By Molly T. Marshall
I have recently learned that there are eagle voyeurs in our midst. Normal people otherwise, they are absolutely fanatics when it comes to following the progress of these raptors. Through the wonders of “eagle cams,” which provide smart marketing for colleges, these watchers trace every move, from the laying of eggs, to the feeding of hungry (and mostly ugly) chicks that grow almost daily, to the day that they take flight. My friends rapturously document this journey and wonder why I am not similarly enthralled. Perhaps it is because I am watching my own nest.
A couple of days ago the Pew Research Center released a new study about the ways in which religion is being re-set in our day. Christian hegemony is waning, and the rise of the unaffiliated is palpable. The work of spiritual communities continues to matter greatly in this demographic shifting, and how seminaries prepare leaders is an urgent concern.
The churches send them to us, and the churches have high hopes about their leadership. Of course, I am talking about those completing seminary, for this is the season of their fledging. For the past three or four years (some may have tenure), these students have juggled classes, family responsibilities, and internships. They have learned that the practice of ministry is one of the most complex and demanding of professional pursuits, and that the terrain they must cover is expanding.
A new church is coming, I have been contending, and leadership must shift as the church is changing. I do not lament what is being left behind; rather I believe there is an opportunity for Christ’s body to occupy a new role in society, both more marginal and more necessary. Active Christian communities have a profound impact, and they spur involvement for the common good far beyond the walls of the church. They will do it now more as remnant than privileged legacy of civil religion.
In a recent issue of Theological Education, Nancy Ammerman writes: “Being a religious leader no longer means stepping into a ready-made community; it means building one.” Seminaries are “stewards of the mysteries” through teaching biblical and theological studies, and we propel students into the arts of ministry — preaching, pastoral care, missional engagement, and spiritual formation. Will this traditional curriculum prepare leaders to build communities? Yes and no.
The very helpful text Educating Clergy insists that seminaries prepare ministers through four signature pedagogies. These are interpretation, formation, contextualization and performance. Each has something to say about building communities.
Members of congregations surely want clear engagement of Scripture as they gather for study and worship, but they want more than information. They want a sense of how the narrative of their battered lives intersects with God’s revelation through the Bible. The “word of the Lord” is not relegated to historical reporting, but offers guidance in the present when interpreters skillfully mine its treasure. When they do, they will determine how these texts are all about building community after the image of the Triune God, where hospitality, diversity and generativity constitute holy relations.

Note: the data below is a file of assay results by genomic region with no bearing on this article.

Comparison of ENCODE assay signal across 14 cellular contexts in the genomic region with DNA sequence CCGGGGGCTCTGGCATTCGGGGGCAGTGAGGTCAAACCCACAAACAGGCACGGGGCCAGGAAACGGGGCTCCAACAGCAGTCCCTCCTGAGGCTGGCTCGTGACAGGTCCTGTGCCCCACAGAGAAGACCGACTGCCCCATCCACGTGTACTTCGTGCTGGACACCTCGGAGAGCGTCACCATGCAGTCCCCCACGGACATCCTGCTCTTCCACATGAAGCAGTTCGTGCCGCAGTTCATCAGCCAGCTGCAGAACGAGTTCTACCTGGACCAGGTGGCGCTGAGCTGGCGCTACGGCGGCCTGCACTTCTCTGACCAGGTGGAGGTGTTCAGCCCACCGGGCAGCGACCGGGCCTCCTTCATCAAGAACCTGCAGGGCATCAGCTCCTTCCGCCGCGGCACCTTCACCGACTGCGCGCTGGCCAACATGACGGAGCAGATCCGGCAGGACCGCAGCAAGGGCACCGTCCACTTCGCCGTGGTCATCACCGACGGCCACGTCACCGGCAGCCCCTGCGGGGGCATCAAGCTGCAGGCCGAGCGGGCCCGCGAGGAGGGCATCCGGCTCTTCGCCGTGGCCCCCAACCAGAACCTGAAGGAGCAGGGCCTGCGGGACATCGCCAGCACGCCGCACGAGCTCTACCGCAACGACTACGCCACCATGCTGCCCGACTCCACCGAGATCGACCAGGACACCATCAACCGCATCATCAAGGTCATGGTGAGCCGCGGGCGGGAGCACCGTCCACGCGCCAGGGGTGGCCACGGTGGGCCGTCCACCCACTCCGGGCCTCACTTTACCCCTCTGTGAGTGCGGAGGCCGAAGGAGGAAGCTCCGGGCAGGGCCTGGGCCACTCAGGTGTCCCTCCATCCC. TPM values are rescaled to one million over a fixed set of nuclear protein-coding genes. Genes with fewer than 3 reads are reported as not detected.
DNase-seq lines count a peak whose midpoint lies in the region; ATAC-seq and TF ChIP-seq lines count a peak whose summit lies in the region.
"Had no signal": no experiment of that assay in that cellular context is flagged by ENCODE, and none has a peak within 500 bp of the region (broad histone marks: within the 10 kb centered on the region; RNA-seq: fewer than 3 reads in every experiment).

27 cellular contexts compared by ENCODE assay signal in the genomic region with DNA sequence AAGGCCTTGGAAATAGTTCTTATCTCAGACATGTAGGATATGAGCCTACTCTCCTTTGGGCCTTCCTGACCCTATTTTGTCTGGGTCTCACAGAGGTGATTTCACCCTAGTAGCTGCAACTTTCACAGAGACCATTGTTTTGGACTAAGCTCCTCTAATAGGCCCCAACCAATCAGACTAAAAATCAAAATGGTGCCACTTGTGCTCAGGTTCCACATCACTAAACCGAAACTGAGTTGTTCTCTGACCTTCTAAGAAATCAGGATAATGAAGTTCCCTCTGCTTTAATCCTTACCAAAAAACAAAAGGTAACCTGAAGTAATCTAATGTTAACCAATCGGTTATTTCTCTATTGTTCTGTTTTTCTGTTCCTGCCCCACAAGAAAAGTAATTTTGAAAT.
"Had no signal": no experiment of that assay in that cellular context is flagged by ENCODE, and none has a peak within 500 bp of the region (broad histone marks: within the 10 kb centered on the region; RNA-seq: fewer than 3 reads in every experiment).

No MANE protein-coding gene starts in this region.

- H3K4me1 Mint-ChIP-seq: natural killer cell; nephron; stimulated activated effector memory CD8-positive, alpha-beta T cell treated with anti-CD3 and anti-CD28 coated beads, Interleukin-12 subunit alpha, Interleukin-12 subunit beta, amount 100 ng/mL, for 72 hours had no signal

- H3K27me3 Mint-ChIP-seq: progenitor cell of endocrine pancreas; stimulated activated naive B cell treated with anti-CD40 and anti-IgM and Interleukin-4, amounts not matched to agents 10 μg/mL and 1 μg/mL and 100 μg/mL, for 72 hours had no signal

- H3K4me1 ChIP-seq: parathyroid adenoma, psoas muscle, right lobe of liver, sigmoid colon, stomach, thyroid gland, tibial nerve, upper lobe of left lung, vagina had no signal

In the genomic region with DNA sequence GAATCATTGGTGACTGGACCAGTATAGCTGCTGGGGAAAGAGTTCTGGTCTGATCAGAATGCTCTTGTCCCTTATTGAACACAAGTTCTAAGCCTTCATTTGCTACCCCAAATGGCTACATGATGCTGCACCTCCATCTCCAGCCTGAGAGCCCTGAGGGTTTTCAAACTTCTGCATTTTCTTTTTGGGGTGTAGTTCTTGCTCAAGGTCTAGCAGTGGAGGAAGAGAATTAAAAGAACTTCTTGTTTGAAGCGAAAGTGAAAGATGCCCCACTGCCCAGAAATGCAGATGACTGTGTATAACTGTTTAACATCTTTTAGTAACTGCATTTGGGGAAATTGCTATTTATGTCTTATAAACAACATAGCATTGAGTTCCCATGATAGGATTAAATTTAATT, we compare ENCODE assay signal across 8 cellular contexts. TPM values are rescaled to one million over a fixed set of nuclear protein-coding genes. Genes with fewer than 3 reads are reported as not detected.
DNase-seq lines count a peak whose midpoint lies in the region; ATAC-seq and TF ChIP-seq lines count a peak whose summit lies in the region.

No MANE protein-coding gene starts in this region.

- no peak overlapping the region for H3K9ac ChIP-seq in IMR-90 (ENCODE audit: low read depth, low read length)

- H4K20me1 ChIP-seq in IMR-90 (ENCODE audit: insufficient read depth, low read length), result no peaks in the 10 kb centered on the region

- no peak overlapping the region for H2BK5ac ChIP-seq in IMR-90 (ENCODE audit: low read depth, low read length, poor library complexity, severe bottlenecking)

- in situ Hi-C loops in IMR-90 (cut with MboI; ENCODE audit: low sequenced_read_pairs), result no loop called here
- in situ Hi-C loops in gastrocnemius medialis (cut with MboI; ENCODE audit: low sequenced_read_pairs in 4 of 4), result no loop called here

People who attend church are longing for a connection with God, even if they do not know how to articulate this intrinsic human reality. Spiritual formation is the process of opening one’s life to the truth that seeking God is the natural arc of persons created after God’s likeness. Discovering that God is seeking us is the most transformative part of spiritual formation. Pastoral leaders must know deep in their bones God’s searching presence in order to invite others into full participation in the Body of Christ, which forms authentic community.
Another signature pedagogy is that of contextualization. Adept ministry requires the capacity to read a new context, especially as the intercultural dimensions of ecclesial life are burgeoning. Building a community out of disparate origins — the vision of Pentecost — tests the minister’s perceptiveness and willingness to learn. Hospitality may be the key virtue for this practice.
Performance is a critical competency, also. Performance entails worship leadership in proclamation, prayer and presiding at the table, and it also includes a sense of how to approach the dying, grieving and the suffering. Beyond these traditional aspects of “care of souls,” ministers also need to know how to connect with their parishioners — and beyond — by using all the methods currently in motion. As Ammerman observes: “Networking by all means possible will be as much a part of a leader’s toolkit as was the mimeograph machine of old.”
Vibrant churches are the result of ministers’ attention to interpretation, formation, contextualization and performance. Aided by the Holy Spirit, these competencies can build communities that are graceful instruments for gospel work.
As the fledglings take flight, they will encounter a different religious landscape, and they cannot soar above the constraints that challenge contemporary persons. Yet filled with God’s Spirit, they can do the transformative work of Christian ministry. And we will be watching them.
Molly Marshall is president and professor of theology and spiritual formation at Central Baptist Theological Seminary, in Shawnee, Kan.